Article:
Subject(s)
COVID-19 Vaccines/immunology , Immunocompromised Host/immunology , T-Lymphocytes/immunology , 2019-nCoV Vaccine mRNA-1273/immunology , Aged , Antibodies, Neutralizing/immunology , B-Lymphocytes/immunology , BNT162 Vaccine/immunology , CD4-Positive T-Lymphocytes/immunology , CD8-Positive T-Lymphocytes/immunology , COVID-19/immunology , Humans , Immunization, Secondary , Middle Aged , Neoplasms/immunology , Renal Dialysis
16.
J Clin Invest ; 131(24)2021 12 15.
Article in English | MEDLINE | ID: covidwho-1495792

ABSTRACT

Acute COVID-19, caused by SARS-CoV-2, is characterized by diverse clinical presentations, ranging from asymptomatic infection to fatal respiratory failure, and often associated with varied longer-term sequelae. Over the past 18 months, it has become apparent that inappropriate immune responses contribute to the pathogenesis of severe COVID-19. Researchers working at the intersection of COVID-19 and autoimmunity recently gathered at an American Autoimmune Related Diseases Association Noel R. Rose Colloquium to address the current state of knowledge regarding two important questions: Does established autoimmunity predispose to severe COVID-19? And, at the same time, can SARS-CoV-2 infection trigger de novo autoimmunity? Indeed, work to date has demonstrated that 10% to 15% of patients with critical COVID-19 pneumonia exhibit autoantibodies against type I interferons, suggesting that preexisting autoimmunity underlies severe disease in some patients. Other studies have identified functional autoantibodies following infection with SARS-CoV-2, such as those that promote thrombosis or antagonize cytokine signaling. These autoantibodies may arise from a predominantly extrafollicular B cell response that is more prone to generating autoantibody-secreting B cells. This Review highlights the current understanding, evolving concepts, and unanswered questions provided by this unique opportunity to determine mechanisms by which a viral infection can be exacerbated by, and even trigger, autoimmunity. The potential role of autoimmunity in post-acute sequelae of COVID-19 is also discussed.


Subject(s)
Autoantibodies/chemistry , Autoimmunity/immunology , COVID-19/immunology , COVID-19/physiopathology , Signal Transduction , Animals , Autoimmune Diseases , B-Lymphocytes/cytology , Cytokines/metabolism , Disease Progression , Female , Granulocyte-Macrophage Colony-Stimulating Factor/metabolism , Humans , Inflammation , Interleukin-1/metabolism , Interleukin-6/metabolism , Macrophage Activation , Male , Mice , Phospholipids/metabolism , SARS-CoV-2
19.
Curr Opin Rheumatol ; 33(6): 514-521, 2021 11 01.
Article in English | MEDLINE | ID: covidwho-1402704

ABSTRACT

PURPOSE OF REVIEW: The aim of the present review is to analyze the link between autoimmune diseases and environmental factors, in particular severe acute respiratory syndrome coronavirus 2 (SARS-CoV-2) infection (COVID-19) as it shares numerous features with the interstitial lung disease associated with connective tissue diseases positive for rare autoantibodies directed at highly specific autoantigens (i.e., MDA5 and RIG1) among the intracellular sensors of SARS-CoV-2 in the innate response against viruses. RECENT FINDINGS: As shown in recent publications and in our original data, specific autoantibodies may be functionally relevant to COVID-19 infection. We evaluated sera from 35 hospitalized patients with COVID-19 to identify antinuclear antibodies and autoantibodies directed against specific antigenic targets, and we identified anti-nuclear antibodies (ANA) in 20/35 of patients with COVID-19 (57%), in patients with need for supplemental oxygen (90% vs. 20% in ANA-negative cases; P < 0.0001). In 7/35 COVID-19 sera, we detected anti-MJ/NXP2 (n = 3), anti-RIG1 (n = 2), anti-Scl-70/TOPO1 (n = 1), and anti-MDA5 (n = 1), overall associated with a significantly worse pulmonary involvement at lung computerized tomography scans. Eleven (31%) patients were positive for antibodies against the E2/E3 subunits of mitochondrial pyruvate dehydrogenase complex. SUMMARY: Viral infections such as COVID-19 are associated with ANA and autoantibodies directed toward antiviral signaling antigens in particular in patients with worse pulmonary involvement.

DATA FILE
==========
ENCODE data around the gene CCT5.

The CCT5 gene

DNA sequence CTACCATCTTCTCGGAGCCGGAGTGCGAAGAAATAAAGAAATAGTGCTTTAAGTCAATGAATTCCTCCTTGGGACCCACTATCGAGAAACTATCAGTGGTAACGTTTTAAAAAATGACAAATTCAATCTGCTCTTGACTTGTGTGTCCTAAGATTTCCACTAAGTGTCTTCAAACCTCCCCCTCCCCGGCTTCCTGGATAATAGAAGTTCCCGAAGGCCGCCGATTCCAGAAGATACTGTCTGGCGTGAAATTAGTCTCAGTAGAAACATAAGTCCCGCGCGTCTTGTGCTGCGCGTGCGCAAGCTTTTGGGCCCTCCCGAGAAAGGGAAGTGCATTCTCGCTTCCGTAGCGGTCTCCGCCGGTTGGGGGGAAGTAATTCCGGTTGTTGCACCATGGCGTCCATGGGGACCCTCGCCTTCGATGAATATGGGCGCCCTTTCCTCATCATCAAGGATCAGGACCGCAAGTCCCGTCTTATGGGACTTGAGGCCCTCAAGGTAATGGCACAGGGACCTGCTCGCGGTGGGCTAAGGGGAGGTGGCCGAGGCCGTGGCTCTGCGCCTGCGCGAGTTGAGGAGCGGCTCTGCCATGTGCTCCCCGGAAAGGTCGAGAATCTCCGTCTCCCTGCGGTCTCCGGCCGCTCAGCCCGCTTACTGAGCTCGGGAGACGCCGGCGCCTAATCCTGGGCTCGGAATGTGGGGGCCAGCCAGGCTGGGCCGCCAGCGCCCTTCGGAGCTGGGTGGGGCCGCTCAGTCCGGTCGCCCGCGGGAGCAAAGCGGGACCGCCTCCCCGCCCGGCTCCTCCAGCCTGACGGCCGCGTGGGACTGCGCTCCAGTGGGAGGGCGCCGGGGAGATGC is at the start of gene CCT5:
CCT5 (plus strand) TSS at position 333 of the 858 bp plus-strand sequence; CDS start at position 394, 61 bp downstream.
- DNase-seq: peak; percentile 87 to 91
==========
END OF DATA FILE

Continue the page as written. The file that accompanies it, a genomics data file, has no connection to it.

Subject(s)
COVID-19 , Connective Tissue Diseases , Dermatomyositis , Antibodies, Antinuclear , Autoantibodies , Dermatomyositis/complications , Humans , SARS-CoV-2
20.
Nat Med ; 27(10): 1752-1760, 2021 10.
Article in English | MEDLINE | ID: covidwho-1392877

ABSTRACT

Early increase of soluble urokinase plasminogen activator receptor (suPAR) serum levels is indicative of increased risk of progression of coronavirus disease 2019 (COVID-19) to respiratory failure. The SAVE-MORE double-blind, randomized controlled trial evaluated the efficacy and safety of anakinra, an IL-1α/ß inhibitor, in 594 patients with COVID-19 at risk of progressing to respiratory failure as identified by plasma suPAR ≥6 ng ml-1, 85.9% (n = 510) of whom were receiving dexamethasone. At day 28, the adjusted proportional odds of having a worse clinical status (assessed by the 11-point World Health Organization Clinical Progression Scale (WHO-CPS)) with anakinra, as compared to placebo, was 0.36 (95% confidence interval 0.26-0.50). The median WHO-CPS decrease on day 28 from baseline in the placebo and anakinra groups was 3 and 4 points, respectively (odds ratio (OR) = 0.40, P < 0.0001); the respective median decrease of Sequential Organ Failure Assessment (SOFA) score on day 7 from baseline was 0 and 1 points (OR = 0.63, P = 0.004). Twenty-eight-day mortality decreased (hazard ratio = 0.45, P = 0.045), and hospital stay was shorter.


Subject(s)
COVID-19 Drug Treatment , Interleukin 1 Receptor Antagonist Protein/therapeutic use , Receptors, Urokinase Plasminogen Activator/blood , Aged , COVID-19/virology , Double-Blind Method , Female , Humans , Interleukin 1 Receptor Antagonist Protein/adverse effects , Male , Middle Aged , Placebos , SARS-CoV-2/isolation & purification